Date of Thesis


Thesis Type

Masters Thesis (Bucknell Access Only)



First Advisor

Peter Gregory Judge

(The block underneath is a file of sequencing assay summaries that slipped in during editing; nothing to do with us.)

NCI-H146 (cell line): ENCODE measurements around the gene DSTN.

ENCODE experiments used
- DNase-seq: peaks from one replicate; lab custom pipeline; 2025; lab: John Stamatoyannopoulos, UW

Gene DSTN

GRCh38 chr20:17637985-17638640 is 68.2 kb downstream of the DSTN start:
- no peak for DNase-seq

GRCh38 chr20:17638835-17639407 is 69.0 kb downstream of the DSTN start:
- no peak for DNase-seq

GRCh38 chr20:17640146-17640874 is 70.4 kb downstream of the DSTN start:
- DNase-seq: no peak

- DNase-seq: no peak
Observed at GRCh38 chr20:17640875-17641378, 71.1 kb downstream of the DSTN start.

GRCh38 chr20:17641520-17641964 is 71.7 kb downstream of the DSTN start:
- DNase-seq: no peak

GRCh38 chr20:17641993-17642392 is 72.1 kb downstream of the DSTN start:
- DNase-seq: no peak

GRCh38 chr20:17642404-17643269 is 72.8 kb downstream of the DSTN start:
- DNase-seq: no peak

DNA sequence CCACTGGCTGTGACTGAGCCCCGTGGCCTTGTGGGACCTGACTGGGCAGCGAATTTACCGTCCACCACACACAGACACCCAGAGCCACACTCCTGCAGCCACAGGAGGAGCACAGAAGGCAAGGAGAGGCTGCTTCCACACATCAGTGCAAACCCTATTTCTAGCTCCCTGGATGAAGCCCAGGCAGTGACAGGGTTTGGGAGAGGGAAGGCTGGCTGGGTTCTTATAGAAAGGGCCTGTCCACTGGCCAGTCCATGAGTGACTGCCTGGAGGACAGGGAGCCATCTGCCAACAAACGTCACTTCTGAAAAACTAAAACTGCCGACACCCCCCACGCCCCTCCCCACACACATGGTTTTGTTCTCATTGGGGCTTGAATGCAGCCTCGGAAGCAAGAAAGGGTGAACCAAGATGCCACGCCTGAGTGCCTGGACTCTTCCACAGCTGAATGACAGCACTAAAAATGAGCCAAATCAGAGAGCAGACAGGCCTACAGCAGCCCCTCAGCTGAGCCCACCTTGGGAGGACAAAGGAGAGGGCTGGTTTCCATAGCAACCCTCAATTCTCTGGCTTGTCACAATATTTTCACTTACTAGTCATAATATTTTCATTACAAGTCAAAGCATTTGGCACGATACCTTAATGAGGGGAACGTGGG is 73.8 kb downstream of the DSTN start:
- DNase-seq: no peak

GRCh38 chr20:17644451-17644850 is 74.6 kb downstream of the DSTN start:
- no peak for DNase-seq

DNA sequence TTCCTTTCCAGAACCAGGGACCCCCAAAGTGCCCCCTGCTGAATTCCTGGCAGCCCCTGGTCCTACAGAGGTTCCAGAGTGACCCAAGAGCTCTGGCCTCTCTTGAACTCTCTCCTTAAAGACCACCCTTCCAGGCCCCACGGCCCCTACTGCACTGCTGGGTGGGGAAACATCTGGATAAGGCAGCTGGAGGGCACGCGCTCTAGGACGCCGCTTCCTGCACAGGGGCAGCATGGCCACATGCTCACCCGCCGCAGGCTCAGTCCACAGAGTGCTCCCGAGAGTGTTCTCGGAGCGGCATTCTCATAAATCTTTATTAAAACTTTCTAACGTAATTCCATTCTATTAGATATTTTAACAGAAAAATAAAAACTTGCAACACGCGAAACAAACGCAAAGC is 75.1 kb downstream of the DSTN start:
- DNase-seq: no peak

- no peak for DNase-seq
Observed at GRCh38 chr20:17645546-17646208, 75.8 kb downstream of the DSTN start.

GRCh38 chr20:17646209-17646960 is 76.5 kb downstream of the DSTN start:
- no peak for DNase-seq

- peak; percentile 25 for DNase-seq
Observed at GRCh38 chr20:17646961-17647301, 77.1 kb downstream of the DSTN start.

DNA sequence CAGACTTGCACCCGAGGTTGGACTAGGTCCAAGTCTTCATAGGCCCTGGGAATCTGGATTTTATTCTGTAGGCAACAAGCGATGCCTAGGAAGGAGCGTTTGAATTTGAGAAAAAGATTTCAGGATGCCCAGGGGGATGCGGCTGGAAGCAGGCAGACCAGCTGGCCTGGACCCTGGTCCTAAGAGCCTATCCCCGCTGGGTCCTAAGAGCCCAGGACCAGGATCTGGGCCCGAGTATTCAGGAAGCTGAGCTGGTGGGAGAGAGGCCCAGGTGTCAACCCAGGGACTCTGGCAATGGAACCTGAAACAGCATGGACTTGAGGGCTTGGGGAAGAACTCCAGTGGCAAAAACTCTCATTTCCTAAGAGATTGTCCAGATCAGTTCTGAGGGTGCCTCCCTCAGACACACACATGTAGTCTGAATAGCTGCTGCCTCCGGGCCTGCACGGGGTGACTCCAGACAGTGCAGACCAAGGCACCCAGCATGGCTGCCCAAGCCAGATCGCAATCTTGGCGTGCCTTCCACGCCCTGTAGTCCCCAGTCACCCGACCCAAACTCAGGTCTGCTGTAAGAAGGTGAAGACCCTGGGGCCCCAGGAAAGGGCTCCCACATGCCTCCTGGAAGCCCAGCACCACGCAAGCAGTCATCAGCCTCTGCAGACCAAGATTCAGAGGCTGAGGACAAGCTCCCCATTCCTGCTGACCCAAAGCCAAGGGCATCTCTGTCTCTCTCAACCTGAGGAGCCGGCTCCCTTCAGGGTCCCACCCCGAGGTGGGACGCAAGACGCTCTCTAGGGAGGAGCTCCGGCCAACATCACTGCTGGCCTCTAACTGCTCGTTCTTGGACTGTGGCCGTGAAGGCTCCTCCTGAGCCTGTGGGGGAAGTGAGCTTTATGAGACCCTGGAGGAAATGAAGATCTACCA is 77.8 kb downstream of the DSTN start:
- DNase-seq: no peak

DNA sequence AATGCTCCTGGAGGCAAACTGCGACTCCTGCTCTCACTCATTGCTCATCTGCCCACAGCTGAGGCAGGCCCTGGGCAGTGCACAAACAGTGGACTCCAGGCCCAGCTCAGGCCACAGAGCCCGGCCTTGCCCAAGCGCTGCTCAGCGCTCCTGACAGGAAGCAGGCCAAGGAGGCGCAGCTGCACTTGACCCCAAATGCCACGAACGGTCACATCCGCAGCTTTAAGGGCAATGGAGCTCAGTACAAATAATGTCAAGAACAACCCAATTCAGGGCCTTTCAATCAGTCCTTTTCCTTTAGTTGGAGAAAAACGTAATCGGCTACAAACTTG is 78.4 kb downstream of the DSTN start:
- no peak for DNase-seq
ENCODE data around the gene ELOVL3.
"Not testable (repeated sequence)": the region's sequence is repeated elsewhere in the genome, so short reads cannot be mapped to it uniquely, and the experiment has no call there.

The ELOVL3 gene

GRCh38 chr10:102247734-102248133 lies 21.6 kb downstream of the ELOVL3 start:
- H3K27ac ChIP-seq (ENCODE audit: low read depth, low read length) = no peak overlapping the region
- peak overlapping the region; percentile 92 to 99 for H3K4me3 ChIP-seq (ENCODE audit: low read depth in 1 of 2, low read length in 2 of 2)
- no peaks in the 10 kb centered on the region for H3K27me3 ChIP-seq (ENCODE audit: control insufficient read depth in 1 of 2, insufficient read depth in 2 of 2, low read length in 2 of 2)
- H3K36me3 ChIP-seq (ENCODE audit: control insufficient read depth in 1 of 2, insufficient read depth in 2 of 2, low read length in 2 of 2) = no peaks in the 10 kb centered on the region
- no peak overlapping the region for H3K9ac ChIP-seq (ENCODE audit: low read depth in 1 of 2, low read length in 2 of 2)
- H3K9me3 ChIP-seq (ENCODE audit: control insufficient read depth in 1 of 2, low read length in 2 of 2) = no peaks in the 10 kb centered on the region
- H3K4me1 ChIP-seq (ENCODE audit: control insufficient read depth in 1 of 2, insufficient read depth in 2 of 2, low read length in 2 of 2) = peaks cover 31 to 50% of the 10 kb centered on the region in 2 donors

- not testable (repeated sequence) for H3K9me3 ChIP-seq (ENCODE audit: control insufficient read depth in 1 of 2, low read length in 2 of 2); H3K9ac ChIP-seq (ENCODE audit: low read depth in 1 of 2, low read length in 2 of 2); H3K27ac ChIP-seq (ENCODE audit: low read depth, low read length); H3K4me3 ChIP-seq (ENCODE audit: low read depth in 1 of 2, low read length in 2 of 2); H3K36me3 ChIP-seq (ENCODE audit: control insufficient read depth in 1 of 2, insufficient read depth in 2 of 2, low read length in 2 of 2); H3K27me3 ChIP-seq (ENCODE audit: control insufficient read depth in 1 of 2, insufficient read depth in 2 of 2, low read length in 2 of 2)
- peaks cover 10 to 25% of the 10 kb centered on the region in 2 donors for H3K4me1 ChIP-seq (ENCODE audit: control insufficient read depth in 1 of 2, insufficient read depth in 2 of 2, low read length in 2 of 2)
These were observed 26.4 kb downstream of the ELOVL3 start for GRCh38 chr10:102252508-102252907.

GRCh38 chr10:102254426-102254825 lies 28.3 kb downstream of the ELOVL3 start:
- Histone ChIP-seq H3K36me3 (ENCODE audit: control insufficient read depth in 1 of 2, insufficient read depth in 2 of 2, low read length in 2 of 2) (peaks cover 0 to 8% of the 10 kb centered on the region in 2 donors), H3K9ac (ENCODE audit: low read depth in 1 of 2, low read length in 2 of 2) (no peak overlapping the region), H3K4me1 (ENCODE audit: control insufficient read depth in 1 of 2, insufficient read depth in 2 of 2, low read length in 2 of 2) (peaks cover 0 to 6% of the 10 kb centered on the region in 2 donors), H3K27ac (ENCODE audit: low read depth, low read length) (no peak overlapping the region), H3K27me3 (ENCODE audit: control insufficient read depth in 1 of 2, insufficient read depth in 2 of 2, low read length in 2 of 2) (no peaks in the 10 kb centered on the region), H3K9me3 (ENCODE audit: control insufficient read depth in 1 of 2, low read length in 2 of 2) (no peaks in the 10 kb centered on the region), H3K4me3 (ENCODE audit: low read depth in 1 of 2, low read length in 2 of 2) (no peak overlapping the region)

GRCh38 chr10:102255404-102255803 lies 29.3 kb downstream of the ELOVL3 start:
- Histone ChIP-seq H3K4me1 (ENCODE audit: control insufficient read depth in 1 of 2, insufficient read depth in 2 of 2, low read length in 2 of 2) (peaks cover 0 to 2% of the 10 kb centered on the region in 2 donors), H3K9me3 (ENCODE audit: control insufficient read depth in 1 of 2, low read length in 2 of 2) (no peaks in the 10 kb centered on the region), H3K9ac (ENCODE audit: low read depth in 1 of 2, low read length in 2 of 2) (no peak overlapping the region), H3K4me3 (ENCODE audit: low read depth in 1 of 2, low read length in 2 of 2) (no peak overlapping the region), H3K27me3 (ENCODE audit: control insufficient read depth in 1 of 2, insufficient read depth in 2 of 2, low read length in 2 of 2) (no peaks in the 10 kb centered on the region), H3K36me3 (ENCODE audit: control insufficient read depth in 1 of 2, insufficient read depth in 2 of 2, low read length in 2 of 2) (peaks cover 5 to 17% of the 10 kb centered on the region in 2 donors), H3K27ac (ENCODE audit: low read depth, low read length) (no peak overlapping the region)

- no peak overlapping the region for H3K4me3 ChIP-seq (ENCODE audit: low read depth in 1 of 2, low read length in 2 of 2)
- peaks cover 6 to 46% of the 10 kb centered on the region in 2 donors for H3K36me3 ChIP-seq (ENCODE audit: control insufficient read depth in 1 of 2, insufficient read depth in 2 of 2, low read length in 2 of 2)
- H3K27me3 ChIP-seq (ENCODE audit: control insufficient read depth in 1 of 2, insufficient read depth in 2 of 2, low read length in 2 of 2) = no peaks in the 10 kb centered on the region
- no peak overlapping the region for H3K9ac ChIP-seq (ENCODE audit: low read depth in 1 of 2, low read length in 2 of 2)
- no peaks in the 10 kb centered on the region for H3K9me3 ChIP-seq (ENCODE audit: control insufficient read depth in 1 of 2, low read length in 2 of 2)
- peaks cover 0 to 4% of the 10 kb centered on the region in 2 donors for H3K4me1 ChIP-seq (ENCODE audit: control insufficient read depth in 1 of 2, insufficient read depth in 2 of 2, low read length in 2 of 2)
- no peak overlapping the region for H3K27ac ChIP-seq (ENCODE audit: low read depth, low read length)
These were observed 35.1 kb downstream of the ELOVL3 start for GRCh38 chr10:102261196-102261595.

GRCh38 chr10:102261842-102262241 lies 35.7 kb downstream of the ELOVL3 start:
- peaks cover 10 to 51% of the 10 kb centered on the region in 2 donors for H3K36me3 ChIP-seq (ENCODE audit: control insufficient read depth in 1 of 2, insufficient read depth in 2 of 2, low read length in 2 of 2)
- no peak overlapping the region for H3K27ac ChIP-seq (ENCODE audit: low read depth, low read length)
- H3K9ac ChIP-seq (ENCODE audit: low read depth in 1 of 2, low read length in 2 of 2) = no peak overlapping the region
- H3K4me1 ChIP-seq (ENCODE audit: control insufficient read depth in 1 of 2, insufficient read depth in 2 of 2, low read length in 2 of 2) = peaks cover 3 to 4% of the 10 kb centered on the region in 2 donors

Self-directed behavior (SDB), such as scratching, is a reliable indicator of emotional arousal in non-human primates. In contrast, affiliative behavior, such as social grooming, has been shown to have a calming effect in primates and reduce arousal. In order to test whether the expression of SDB was related to arousal, the scratching behavior of eight captive squirrel monkeys (Saimiri sciureus) was compared across four social contexts (huddling, proximity to others, solitary and post-conflict). In addition,rates of scratching were examined before and after affiliative behavior during the postconflict context. I tested for this effect by using the post-conflict/matched control(PC/MC) method in which post-conflict (PC) behavior of an animal is compared to thebehavior of the same animal in a baseline, nonaggressive situation or a matched control(MC). Context and associated scratching data were obtained from a total of 98 hours of focal sample data. Scratching was significantly lower while animals were huddling thanthe other two contexts. Scratching rates while solitary were significantly higher than those occurring while animals were in proximity. Scratching was also higher in PC than MC. Following conflict, animals were significantly more likely to make contact withthird parties not involved in aggression. Most of these (79%) were a third party approaching a combatant. Further, scratching rates decreased following post-conflict third party contacts and the decrease was not due to a general decrease in scratching thatmight have been occurring after the aggressive interaction. Huddling behavior appears to reduce arousal in squirrel monkeys and may act as a tension-reduction mechanism. The elevated scratching in the solitary context may suggest that squirrel monkeys may be engaged in activities while solitary, such as vigilant behavior that may increase arousal. The third party post conflict affiliative contacts observed were the first such interactions observed in squirrel monkeys. The fact that these third contacts reduced scratching ratesin the combatants indicates that 'consolation' may have been demonstrated in this species. The overall pattern of results suggested that scratching was reliable behavioral indicator of anxiety in squirrel monkeys. These results indicate that overt behavior can be used to assess emotional states in this and other species, acting as a mediator to understanding how emotions regulate social behavior.